Forum on Public Policy, Summer 2007
This paper focuses on two extreme practices of violence against women that occur most commonly in northern India: son preference and dowry-related deaths. Both practices occur in the private, domestic realm and are based on customary indigenous practices allegedly built upon Hindu religious teaching. Son preference and dowry- related deaths occur at all caste, class, and economic levels and have been impossible to eradicate, despite prohibitive legislation.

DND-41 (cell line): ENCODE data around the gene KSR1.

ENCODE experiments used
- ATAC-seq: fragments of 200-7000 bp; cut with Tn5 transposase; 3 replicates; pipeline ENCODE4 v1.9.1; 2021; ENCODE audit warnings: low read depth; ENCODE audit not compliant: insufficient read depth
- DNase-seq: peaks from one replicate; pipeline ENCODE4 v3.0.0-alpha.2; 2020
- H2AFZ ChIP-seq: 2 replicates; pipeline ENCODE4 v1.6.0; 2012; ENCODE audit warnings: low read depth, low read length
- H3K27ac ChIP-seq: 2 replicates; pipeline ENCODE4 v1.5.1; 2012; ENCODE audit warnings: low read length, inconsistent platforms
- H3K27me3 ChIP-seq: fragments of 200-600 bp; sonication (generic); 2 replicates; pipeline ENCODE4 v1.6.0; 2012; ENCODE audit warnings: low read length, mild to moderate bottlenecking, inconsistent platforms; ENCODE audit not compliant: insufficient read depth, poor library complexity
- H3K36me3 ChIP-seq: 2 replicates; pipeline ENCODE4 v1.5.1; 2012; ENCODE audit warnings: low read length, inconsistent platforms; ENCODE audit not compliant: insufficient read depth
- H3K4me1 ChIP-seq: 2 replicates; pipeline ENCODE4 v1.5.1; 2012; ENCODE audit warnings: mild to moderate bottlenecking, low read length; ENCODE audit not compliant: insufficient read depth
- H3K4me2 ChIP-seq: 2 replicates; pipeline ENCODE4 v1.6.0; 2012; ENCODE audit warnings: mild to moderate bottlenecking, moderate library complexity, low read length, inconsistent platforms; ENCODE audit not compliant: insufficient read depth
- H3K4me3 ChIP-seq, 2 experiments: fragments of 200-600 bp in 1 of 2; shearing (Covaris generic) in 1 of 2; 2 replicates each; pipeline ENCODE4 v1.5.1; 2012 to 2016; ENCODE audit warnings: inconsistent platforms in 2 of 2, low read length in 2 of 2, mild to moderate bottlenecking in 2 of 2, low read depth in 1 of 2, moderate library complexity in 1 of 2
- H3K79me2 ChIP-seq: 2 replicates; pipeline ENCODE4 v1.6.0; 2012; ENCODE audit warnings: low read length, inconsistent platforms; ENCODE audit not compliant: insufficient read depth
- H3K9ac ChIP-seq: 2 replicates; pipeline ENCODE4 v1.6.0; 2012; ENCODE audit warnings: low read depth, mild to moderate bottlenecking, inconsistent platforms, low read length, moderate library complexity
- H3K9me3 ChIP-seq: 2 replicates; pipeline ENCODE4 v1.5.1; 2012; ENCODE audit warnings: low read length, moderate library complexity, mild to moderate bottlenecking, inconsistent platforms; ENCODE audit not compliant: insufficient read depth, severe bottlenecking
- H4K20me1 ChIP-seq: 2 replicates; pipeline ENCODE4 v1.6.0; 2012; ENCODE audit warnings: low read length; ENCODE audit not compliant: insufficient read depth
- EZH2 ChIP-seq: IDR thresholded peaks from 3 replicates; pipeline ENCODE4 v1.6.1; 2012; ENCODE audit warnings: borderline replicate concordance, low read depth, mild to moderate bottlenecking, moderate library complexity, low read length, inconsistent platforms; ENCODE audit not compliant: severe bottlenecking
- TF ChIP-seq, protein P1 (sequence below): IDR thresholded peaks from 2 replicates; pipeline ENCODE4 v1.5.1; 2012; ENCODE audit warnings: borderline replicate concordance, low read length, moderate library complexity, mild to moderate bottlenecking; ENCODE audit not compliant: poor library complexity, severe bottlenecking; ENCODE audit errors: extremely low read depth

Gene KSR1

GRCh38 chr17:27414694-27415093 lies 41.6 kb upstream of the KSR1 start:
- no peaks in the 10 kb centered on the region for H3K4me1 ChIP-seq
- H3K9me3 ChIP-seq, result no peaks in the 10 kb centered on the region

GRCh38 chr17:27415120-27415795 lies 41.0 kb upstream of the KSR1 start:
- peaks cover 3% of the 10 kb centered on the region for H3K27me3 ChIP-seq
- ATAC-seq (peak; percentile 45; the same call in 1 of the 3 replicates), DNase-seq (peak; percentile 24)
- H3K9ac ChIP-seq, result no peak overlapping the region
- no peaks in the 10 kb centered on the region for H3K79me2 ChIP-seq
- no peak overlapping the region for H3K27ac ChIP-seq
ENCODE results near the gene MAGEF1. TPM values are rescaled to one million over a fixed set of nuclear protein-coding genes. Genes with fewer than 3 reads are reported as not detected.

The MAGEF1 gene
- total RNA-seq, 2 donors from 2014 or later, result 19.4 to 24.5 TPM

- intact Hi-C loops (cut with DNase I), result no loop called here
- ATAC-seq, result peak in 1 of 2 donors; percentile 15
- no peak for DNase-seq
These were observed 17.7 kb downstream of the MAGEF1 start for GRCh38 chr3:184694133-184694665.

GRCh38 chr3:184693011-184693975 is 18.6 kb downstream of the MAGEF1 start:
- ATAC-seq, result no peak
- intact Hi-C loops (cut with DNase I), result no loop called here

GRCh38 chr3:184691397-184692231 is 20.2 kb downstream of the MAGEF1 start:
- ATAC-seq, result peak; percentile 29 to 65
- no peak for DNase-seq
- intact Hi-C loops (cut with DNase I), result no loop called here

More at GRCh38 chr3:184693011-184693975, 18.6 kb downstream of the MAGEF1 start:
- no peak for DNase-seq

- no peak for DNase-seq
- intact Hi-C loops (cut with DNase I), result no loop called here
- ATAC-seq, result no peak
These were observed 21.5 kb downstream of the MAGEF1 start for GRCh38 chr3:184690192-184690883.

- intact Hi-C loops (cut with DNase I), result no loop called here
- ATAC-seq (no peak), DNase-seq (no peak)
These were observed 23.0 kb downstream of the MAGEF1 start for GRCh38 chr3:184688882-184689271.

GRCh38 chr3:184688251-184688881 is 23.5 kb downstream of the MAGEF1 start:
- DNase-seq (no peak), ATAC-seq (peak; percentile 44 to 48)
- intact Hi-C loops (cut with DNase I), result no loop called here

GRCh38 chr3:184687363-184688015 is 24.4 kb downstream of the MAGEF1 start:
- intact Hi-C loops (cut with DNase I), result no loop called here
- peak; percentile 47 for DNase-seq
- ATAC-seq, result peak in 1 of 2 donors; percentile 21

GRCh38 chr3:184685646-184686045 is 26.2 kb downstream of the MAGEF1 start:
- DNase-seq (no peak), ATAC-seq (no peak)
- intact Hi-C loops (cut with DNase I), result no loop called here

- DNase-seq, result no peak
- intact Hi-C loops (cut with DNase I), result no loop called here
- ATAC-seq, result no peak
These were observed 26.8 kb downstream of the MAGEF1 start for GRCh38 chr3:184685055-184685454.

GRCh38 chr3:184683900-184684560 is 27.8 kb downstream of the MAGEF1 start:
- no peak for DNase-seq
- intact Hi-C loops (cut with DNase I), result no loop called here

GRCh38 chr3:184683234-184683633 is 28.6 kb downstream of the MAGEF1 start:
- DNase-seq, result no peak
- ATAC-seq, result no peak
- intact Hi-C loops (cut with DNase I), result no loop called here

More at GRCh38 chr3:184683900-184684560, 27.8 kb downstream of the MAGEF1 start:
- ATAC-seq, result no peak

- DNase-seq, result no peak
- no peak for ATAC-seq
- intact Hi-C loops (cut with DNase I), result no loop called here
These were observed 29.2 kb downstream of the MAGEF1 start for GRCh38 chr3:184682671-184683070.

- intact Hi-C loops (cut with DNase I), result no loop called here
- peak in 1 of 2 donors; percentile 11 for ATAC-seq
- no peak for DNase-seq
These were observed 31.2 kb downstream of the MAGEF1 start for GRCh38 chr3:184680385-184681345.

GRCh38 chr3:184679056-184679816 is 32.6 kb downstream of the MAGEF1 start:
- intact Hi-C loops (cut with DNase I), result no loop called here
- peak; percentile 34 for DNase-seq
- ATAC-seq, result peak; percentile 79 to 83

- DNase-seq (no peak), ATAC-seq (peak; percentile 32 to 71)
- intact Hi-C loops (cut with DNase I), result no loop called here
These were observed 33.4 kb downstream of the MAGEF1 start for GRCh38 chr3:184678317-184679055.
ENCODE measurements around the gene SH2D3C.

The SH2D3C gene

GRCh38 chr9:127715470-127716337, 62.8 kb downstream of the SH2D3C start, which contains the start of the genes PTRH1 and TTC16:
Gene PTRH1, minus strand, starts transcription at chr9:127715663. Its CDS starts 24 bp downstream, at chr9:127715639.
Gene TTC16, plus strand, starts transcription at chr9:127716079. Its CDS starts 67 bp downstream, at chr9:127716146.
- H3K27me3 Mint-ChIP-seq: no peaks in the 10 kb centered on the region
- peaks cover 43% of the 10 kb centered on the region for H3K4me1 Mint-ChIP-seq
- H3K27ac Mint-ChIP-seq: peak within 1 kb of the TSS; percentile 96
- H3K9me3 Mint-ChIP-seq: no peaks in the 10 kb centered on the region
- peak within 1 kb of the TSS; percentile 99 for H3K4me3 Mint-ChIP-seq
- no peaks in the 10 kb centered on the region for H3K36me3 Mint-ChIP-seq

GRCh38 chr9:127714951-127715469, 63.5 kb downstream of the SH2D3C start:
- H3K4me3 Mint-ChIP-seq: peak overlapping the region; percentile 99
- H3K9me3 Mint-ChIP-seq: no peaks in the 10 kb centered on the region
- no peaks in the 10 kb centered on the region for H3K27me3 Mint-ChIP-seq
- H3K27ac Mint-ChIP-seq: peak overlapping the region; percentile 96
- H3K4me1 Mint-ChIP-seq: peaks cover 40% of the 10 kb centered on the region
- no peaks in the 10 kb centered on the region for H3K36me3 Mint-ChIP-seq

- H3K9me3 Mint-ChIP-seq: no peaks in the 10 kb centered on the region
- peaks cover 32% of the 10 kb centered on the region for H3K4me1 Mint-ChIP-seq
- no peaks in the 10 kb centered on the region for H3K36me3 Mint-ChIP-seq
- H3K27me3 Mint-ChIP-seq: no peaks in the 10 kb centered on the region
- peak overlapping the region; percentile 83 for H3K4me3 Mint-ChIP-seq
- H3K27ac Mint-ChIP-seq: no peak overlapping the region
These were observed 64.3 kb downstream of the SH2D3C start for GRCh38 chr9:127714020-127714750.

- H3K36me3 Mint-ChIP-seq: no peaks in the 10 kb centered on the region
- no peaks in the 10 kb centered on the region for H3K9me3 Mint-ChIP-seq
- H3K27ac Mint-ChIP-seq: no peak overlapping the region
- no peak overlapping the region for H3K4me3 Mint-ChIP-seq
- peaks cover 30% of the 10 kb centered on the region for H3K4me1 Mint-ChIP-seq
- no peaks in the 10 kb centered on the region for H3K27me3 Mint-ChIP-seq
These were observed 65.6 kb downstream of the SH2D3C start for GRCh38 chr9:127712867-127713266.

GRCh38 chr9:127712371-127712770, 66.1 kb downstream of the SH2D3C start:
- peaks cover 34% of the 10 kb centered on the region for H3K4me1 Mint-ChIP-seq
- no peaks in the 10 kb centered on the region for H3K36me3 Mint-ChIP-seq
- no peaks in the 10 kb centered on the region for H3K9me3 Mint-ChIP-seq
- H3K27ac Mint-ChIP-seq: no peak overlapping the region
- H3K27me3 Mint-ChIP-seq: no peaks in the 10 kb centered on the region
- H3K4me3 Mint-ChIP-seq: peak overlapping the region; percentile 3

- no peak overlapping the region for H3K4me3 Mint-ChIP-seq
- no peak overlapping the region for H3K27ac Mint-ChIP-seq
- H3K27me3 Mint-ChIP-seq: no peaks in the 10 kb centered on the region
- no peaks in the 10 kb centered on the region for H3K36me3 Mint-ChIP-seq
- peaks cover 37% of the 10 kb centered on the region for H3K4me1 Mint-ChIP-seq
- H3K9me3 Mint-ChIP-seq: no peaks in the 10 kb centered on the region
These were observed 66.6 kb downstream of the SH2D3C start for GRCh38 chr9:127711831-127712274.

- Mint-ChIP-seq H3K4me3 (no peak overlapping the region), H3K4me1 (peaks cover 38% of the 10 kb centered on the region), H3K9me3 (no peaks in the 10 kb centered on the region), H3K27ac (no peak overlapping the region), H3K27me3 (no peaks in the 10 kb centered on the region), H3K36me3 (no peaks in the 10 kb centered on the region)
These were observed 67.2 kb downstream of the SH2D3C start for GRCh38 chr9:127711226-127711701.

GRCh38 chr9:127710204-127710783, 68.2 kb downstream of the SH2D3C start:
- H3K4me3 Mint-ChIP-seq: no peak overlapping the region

Moreover, the choice of female feticide to support family planning on the basis of son preference and the alleged participation of the husband’s female relatives in the dowry-related death of his bride represent crimes against females that cannot be carried out without female cooperation. This raises the question of the extent to which women exercise agency in committing female feticide and attacking young brides versus the argument that such alleged cooperation is a function of patriarchal oppression.
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